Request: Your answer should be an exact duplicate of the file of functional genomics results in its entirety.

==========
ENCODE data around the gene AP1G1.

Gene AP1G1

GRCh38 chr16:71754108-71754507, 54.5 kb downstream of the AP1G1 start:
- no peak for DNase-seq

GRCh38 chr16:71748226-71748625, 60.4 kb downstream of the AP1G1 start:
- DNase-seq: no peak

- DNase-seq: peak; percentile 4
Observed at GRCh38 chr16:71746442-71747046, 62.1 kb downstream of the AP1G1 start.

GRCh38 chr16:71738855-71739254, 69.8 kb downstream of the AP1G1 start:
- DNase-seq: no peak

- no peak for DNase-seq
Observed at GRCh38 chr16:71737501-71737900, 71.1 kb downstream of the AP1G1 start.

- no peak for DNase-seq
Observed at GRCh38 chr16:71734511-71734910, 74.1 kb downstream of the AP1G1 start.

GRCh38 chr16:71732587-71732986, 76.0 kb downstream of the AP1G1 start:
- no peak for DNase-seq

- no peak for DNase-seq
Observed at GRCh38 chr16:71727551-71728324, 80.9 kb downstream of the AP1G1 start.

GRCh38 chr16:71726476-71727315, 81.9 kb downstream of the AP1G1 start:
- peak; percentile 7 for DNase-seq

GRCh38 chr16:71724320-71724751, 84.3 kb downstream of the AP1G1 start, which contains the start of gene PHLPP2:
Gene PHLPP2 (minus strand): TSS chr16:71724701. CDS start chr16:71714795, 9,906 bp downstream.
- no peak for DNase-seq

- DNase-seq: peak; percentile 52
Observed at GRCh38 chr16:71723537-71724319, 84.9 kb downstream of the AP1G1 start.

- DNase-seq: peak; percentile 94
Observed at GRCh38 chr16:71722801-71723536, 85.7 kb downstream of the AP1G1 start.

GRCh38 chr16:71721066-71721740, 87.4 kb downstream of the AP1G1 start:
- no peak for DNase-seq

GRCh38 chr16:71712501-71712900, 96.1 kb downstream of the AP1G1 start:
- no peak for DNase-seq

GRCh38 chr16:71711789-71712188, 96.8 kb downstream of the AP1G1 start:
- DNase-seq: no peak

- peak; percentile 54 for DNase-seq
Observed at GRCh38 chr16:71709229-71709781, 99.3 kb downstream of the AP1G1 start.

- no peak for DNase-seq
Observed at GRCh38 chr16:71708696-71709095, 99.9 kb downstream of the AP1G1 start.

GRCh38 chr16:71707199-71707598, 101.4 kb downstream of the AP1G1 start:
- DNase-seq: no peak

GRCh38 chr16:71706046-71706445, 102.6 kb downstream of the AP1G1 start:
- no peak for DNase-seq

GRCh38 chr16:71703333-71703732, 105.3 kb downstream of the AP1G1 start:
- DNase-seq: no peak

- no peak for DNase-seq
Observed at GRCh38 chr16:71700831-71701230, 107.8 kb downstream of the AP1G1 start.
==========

ENCODE data around the gene AP1G1.

Gene AP1G1

GRCh38 chr16:71754108-71754507, 54.5 kb downstream of the AP1G1 start:
- no peak for DNase-seq

GRCh38 chr16:71748226-71748625, 60.4 kb downstream of the AP1G1 start:
- DNase-seq: no peak

- DNase-seq: peak; percentile 4
Observed at GRCh38 chr16:71746442-71747046, 62.1 kb downstream of the AP1G1 start.

GRCh38 chr16:71738855-71739254, 69.8 kb downstream of the AP1G1 start:
- DNase-seq: no peak

- no peak for DNase-seq
Observed at GRCh38 chr16:71737501-71737900, 71.1 kb downstream of the AP1G1 start.

- no peak for DNase-seq
Observed at GRCh38 chr16:71734511-71734910, 74.1 kb downstream of the AP1G1 start.

GRCh38 chr16:71732587-71732986, 76.0 kb downstream of the AP1G1 start:
- no peak for DNase-seq

- no peak for DNase-seq
Observed at GRCh38 chr16:71727551-71728324, 80.9 kb downstream of the AP1G1 start.

GRCh38 chr16:71726476-71727315, 81.9 kb downstream of the AP1G1 start:
- peak; percentile 7 for DNase-seq

GRCh38 chr16:71724320-71724751, 84.3 kb downstream of the AP1G1 start, which contains the start of gene PHLPP2:
Gene PHLPP2 (minus strand): TSS chr16:71724701. CDS start chr16:71714795, 9,906 bp downstream.
- no peak for DNase-seq

- DNase-seq: peak; percentile 52
Observed at GRCh38 chr16:71723537-71724319, 84.9 kb downstream of the AP1G1 start.

- DNase-seq: peak; percentile 94
Observed at GRCh38 chr16:71722801-71723536, 85.7 kb downstream of the AP1G1 start.

GRCh38 chr16:71721066-71721740, 87.4 kb downstream of the AP1G1 start:
- no peak for DNase-seq

GRCh38 chr16:71712501-71712900, 96.1 kb downstream of the AP1G1 start:
- no peak for DNase-seq

GRCh38 chr16:71711789-71712188, 96.8 kb downstream of the AP1G1 start:
- DNase-seq: no peak

- peak; percentile 54 for DNase-seq
Observed at GRCh38 chr16:71709229-71709781, 99.3 kb downstream of the AP1G1 start.

- no peak for DNase-seq
Observed at GRCh38 chr16:71708696-71709095, 99.9 kb downstream of the AP1G1 start.

GRCh38 chr16:71707199-71707598, 101.4 kb downstream of the AP1G1 start:
- DNase-seq: no peak

GRCh38 chr16:71706046-71706445, 102.6 kb downstream of the AP1G1 start:
- no peak for DNase-seq

GRCh38 chr16:71703333-71703732, 105.3 kb downstream of the AP1G1 start:
- DNase-seq: no peak

- no peak for DNase-seq
Observed at GRCh38 chr16:71700831-71701230, 107.8 kb downstream of the AP1G1 start.